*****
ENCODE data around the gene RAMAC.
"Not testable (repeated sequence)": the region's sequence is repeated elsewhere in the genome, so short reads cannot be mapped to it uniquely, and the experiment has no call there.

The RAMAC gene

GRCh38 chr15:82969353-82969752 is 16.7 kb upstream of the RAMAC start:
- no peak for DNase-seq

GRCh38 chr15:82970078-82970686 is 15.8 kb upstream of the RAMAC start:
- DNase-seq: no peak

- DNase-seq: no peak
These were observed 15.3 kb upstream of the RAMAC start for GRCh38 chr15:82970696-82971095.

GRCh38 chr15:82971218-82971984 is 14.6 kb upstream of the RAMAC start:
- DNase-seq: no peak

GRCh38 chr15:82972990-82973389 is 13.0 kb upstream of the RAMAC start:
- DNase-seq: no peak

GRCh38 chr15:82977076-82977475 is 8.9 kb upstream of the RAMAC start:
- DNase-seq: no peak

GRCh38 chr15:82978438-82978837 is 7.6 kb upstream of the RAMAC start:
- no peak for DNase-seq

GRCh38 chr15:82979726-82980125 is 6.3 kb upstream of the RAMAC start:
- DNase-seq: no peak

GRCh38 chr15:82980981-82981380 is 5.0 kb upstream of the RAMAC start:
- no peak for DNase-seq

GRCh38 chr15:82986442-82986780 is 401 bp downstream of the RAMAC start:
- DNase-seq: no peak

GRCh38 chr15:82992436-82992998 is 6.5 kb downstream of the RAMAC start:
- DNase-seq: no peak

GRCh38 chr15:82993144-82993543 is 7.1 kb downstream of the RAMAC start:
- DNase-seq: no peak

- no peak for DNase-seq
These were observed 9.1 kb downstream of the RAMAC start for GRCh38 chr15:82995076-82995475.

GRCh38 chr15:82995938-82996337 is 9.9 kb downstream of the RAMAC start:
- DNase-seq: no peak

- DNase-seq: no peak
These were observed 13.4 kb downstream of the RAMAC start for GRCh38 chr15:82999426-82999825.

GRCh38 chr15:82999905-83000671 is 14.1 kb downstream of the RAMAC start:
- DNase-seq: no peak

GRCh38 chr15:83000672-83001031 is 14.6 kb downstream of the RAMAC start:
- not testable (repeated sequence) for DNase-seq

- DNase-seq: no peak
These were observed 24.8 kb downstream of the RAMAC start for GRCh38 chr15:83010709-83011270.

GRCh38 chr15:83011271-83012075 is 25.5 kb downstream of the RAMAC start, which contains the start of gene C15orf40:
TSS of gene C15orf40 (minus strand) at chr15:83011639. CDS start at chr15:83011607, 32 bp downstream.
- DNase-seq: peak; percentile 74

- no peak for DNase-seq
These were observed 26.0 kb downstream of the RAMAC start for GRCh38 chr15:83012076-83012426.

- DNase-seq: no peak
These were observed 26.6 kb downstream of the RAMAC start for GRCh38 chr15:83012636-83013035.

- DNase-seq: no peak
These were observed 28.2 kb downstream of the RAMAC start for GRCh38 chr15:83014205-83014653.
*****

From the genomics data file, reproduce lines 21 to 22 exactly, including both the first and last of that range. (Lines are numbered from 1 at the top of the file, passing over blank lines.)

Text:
- no peak for DNase-seq

GRCh38 chr15:82986442-82986780 is 401 bp downstream of the RAMAC start: